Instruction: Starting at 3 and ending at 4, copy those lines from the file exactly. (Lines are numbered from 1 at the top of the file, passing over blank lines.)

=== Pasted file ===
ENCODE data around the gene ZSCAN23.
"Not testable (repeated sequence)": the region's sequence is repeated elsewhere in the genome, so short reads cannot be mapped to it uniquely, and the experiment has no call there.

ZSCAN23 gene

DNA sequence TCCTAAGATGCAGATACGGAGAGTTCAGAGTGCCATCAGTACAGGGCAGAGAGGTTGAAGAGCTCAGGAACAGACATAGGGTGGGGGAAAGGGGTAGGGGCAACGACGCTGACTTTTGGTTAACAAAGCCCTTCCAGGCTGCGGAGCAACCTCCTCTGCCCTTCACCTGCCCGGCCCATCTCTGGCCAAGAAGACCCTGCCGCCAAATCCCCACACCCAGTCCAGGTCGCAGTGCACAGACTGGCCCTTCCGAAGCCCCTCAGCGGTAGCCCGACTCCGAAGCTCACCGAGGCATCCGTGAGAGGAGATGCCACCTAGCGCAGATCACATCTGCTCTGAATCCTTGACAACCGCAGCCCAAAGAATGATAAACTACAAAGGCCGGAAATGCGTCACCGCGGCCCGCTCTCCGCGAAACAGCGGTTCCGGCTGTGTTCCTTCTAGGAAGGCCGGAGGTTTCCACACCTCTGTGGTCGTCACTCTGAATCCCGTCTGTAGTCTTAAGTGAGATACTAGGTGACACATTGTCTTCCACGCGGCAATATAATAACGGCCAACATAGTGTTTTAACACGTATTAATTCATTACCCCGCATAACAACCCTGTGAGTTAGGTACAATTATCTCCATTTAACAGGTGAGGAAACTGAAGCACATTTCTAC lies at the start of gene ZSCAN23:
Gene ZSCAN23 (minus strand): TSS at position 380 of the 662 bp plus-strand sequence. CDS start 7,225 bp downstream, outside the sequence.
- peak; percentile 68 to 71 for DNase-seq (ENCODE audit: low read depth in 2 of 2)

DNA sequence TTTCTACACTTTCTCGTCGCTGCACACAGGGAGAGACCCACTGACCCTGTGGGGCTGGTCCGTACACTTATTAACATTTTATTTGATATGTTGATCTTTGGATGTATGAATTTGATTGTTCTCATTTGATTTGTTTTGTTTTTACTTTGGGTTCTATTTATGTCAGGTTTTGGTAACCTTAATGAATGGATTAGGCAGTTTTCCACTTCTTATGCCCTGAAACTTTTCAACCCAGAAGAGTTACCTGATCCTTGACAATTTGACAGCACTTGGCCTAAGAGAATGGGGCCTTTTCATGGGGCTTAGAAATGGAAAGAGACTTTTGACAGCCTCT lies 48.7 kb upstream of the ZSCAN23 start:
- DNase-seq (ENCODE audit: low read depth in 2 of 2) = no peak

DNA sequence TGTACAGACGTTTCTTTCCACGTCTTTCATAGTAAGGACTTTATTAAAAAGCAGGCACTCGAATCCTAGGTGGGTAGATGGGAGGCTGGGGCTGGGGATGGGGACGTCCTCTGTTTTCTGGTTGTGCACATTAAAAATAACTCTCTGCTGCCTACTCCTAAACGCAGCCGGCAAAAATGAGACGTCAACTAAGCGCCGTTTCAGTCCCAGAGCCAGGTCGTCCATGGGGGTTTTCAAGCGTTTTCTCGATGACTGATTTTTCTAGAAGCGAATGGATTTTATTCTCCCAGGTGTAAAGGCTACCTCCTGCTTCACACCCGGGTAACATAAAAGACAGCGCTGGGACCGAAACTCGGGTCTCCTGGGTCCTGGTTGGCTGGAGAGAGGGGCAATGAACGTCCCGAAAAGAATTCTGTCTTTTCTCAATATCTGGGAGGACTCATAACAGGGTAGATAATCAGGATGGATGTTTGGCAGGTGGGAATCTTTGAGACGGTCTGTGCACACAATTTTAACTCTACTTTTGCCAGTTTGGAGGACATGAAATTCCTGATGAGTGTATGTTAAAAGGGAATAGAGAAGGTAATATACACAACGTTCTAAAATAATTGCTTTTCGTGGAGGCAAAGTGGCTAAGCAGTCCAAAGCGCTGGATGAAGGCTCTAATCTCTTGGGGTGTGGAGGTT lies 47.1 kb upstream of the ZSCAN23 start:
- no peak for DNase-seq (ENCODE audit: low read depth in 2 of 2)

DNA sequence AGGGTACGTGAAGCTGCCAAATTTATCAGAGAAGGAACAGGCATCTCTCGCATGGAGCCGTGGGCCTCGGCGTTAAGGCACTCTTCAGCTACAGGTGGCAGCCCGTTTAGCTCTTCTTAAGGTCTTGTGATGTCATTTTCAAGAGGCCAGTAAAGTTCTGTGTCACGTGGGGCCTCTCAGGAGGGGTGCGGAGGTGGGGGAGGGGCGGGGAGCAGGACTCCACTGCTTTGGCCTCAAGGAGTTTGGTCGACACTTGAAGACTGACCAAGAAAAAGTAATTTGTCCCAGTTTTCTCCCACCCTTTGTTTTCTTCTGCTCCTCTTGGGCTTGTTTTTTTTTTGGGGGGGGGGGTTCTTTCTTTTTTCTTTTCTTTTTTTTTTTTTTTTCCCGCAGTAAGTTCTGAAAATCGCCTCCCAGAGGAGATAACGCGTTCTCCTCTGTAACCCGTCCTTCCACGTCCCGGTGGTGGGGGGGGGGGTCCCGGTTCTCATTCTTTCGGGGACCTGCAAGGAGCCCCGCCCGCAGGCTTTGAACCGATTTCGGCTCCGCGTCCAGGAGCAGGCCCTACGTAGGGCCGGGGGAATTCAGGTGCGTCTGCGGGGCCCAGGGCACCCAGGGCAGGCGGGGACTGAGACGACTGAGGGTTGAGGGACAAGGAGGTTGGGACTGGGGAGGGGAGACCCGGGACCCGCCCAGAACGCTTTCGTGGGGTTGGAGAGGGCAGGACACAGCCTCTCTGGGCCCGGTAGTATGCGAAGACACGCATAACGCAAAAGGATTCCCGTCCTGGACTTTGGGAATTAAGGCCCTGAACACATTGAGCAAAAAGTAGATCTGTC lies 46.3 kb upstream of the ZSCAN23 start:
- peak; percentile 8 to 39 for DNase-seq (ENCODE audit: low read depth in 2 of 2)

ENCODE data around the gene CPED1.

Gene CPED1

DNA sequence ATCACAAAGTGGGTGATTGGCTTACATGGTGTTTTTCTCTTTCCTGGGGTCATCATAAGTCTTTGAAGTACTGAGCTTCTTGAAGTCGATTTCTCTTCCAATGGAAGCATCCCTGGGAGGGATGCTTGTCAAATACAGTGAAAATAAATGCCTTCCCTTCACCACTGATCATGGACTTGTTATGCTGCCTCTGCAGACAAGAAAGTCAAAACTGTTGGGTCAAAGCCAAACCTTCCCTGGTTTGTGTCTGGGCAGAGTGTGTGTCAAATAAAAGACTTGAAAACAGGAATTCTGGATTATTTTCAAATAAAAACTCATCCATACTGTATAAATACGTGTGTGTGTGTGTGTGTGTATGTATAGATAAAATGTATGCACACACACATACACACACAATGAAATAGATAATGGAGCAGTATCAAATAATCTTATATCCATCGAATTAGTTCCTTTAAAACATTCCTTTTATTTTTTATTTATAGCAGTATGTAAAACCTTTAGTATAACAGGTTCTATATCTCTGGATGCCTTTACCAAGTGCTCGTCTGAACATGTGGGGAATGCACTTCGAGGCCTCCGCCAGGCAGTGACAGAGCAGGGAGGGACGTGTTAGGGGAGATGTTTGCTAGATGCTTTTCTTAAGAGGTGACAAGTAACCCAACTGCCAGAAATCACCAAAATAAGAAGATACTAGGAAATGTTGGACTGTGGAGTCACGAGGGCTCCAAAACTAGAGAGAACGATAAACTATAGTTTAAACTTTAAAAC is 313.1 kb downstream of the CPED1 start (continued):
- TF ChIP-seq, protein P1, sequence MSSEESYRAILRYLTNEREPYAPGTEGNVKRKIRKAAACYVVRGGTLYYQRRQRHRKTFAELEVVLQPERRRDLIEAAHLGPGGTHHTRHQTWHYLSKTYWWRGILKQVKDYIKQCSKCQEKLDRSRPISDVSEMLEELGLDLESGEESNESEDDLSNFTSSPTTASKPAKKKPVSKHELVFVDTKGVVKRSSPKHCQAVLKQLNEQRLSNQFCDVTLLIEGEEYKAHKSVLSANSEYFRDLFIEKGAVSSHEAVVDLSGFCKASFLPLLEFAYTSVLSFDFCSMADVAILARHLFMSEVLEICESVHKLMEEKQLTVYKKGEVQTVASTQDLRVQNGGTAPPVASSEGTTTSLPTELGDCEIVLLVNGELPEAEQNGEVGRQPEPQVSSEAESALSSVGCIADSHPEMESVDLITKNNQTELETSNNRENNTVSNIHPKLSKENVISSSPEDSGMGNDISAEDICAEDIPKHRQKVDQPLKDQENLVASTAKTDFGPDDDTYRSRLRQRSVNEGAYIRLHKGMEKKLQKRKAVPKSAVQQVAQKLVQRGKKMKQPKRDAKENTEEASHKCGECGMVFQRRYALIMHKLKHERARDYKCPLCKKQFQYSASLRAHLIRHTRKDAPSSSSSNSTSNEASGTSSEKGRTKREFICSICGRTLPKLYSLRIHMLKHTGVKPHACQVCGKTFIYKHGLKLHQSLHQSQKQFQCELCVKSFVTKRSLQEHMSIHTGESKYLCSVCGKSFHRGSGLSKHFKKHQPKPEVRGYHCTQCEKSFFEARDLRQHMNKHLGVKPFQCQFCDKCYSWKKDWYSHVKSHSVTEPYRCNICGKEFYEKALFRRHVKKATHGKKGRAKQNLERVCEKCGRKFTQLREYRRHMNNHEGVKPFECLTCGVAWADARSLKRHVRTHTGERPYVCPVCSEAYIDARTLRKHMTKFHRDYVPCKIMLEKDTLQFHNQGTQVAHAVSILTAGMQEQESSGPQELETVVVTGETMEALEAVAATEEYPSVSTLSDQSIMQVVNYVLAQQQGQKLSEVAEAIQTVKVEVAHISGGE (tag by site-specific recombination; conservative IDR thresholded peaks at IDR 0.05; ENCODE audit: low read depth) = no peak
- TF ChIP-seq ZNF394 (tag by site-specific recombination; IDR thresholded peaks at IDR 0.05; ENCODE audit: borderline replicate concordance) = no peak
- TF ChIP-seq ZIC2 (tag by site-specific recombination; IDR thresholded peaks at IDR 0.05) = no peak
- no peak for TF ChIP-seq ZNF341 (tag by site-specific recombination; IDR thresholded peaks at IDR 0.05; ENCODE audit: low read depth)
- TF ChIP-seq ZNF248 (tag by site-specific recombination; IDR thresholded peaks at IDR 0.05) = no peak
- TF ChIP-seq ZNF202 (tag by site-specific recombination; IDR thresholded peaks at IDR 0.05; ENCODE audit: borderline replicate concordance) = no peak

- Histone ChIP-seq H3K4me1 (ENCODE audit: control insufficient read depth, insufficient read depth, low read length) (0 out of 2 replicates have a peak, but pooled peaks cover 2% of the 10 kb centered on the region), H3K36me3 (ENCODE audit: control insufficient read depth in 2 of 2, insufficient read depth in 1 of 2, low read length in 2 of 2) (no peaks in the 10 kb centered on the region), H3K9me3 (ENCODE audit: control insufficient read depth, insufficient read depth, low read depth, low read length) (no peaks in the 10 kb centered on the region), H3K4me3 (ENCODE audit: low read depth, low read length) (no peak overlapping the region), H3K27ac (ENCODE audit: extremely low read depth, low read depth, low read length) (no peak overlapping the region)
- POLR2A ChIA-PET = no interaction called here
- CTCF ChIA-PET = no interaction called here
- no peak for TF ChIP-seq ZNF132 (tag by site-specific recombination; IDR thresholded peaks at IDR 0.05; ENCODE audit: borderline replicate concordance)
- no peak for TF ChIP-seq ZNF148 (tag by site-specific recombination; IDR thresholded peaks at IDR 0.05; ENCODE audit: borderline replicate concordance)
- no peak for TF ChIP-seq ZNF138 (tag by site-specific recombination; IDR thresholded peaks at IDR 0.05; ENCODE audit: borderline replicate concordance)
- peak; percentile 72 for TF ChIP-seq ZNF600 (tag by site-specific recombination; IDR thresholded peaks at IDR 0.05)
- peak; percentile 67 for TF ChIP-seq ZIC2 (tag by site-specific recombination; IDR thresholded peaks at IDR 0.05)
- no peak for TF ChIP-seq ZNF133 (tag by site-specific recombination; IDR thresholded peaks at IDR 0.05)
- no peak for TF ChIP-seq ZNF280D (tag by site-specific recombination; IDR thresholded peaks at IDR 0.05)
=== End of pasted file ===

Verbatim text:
ZSCAN23 gene

DNA sequence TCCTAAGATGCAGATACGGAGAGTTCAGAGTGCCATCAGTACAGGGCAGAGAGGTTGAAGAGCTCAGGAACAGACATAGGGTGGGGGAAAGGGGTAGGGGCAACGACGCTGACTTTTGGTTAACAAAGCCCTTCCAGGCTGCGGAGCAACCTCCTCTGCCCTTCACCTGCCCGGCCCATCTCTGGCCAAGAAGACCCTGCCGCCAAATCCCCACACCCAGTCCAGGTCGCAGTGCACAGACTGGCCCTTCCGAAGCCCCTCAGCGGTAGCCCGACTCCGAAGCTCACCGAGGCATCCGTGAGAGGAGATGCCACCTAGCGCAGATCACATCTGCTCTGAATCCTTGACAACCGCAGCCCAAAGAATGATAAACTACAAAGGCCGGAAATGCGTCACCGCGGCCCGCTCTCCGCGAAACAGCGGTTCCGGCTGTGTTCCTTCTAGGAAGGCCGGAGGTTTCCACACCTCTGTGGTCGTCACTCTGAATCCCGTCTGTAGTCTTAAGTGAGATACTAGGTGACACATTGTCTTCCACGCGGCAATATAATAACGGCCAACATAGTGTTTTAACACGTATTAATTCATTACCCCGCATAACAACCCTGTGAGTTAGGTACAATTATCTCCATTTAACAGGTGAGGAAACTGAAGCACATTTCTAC lies at the start of gene ZSCAN23: